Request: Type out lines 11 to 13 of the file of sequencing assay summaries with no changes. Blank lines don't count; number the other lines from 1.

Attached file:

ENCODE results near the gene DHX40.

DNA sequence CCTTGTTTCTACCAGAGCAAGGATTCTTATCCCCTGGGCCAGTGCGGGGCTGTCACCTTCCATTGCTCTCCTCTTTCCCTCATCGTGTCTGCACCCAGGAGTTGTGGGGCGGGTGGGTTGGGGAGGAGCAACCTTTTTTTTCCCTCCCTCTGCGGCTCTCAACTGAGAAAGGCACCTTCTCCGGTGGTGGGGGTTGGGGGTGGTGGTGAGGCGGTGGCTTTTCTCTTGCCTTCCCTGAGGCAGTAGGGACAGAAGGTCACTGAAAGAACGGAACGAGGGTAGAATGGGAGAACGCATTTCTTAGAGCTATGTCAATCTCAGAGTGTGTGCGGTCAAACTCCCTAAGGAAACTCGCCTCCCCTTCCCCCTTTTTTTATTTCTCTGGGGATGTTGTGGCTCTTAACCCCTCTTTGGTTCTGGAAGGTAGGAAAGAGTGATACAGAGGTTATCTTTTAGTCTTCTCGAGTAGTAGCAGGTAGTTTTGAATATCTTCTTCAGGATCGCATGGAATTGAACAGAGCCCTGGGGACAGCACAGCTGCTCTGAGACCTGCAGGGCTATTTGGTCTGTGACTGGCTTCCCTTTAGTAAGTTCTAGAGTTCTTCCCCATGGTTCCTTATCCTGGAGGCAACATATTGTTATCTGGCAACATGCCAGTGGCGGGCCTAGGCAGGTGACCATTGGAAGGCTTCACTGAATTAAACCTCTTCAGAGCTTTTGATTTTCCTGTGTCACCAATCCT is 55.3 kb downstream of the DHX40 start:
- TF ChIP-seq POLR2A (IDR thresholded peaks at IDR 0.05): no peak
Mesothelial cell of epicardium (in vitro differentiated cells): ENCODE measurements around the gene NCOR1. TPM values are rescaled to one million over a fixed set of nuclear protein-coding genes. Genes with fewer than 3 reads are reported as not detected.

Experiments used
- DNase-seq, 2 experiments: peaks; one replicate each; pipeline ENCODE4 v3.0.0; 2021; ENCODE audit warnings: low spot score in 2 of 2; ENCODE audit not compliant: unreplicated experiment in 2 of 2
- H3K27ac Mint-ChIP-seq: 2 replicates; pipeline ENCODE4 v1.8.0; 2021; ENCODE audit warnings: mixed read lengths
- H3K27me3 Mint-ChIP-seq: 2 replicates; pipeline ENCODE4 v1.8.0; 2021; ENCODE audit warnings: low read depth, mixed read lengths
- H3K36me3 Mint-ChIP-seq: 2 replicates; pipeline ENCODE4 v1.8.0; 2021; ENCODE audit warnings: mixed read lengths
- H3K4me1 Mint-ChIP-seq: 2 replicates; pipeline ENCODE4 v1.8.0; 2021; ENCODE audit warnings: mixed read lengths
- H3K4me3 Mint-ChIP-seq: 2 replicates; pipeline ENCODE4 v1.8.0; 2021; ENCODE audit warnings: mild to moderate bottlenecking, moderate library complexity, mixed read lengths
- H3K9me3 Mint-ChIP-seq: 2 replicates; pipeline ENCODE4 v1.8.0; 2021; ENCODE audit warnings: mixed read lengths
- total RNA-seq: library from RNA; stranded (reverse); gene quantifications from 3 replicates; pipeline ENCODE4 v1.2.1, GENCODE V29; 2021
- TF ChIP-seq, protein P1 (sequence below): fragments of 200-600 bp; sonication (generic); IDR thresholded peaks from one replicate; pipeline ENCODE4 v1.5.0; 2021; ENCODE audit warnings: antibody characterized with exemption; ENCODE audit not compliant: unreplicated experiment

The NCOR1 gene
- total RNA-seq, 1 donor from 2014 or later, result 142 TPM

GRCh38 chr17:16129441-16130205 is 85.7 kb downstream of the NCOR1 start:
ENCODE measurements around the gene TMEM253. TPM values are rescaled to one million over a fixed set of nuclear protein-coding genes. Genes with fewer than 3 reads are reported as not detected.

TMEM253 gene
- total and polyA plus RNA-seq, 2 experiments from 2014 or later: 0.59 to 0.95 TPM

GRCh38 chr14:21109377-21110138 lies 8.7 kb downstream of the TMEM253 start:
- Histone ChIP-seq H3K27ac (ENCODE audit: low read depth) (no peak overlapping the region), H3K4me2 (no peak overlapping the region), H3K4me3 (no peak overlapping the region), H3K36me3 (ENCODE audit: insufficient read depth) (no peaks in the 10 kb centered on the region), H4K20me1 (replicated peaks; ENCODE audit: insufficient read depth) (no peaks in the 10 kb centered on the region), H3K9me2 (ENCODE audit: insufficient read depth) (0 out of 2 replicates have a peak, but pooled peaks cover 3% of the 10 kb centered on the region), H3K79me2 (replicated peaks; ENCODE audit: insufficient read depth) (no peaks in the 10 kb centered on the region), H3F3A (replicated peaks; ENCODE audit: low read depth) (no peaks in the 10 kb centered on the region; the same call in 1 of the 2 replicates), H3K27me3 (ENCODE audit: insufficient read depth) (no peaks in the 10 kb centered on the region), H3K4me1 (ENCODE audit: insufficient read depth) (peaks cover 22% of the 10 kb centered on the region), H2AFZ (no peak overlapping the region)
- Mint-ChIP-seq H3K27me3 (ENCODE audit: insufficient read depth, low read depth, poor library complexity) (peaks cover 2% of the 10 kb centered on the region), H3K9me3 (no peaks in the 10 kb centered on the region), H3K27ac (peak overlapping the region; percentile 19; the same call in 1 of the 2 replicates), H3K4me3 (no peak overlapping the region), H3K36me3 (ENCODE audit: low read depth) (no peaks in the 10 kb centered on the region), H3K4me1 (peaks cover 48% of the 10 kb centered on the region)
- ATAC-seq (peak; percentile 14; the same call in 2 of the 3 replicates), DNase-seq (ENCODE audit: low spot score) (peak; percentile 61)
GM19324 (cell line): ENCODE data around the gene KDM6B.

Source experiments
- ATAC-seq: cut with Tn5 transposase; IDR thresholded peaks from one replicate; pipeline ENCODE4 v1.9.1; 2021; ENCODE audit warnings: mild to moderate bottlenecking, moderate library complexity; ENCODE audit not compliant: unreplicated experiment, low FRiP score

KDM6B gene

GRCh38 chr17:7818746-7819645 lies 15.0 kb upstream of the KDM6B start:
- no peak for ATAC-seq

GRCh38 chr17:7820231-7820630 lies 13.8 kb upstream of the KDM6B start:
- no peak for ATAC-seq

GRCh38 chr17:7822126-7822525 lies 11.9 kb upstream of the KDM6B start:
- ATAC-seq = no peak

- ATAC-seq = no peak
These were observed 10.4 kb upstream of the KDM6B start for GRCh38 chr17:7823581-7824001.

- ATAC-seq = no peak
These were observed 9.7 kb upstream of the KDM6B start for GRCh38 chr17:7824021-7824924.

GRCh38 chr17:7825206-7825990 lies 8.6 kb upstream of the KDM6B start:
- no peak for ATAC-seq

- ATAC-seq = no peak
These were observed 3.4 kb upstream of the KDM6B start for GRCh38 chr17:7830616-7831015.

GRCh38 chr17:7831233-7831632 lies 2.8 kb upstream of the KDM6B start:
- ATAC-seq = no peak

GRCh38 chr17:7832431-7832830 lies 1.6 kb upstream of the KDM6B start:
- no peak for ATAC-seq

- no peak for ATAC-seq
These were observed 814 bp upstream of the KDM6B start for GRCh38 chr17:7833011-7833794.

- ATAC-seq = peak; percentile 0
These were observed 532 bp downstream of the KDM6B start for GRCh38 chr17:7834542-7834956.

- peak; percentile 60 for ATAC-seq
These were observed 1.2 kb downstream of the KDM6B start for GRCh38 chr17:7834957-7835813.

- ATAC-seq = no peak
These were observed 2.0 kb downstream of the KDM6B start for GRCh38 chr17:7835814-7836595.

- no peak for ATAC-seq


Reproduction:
- H3K4me3 Mint-ChIP-seq: 2 replicates; pipeline ENCODE4 v1.8.0; 2021; ENCODE audit warnings: mild to moderate bottlenecking, moderate library complexity, mixed read lengths
- H3K9me3 Mint-ChIP-seq: 2 replicates; pipeline ENCODE4 v1.8.0; 2021; ENCODE audit warnings: mixed read lengths
- total RNA-seq: library from RNA; stranded (reverse); gene quantifications from 3 replicates; pipeline ENCODE4 v1.2.1, GENCODE V29; 2021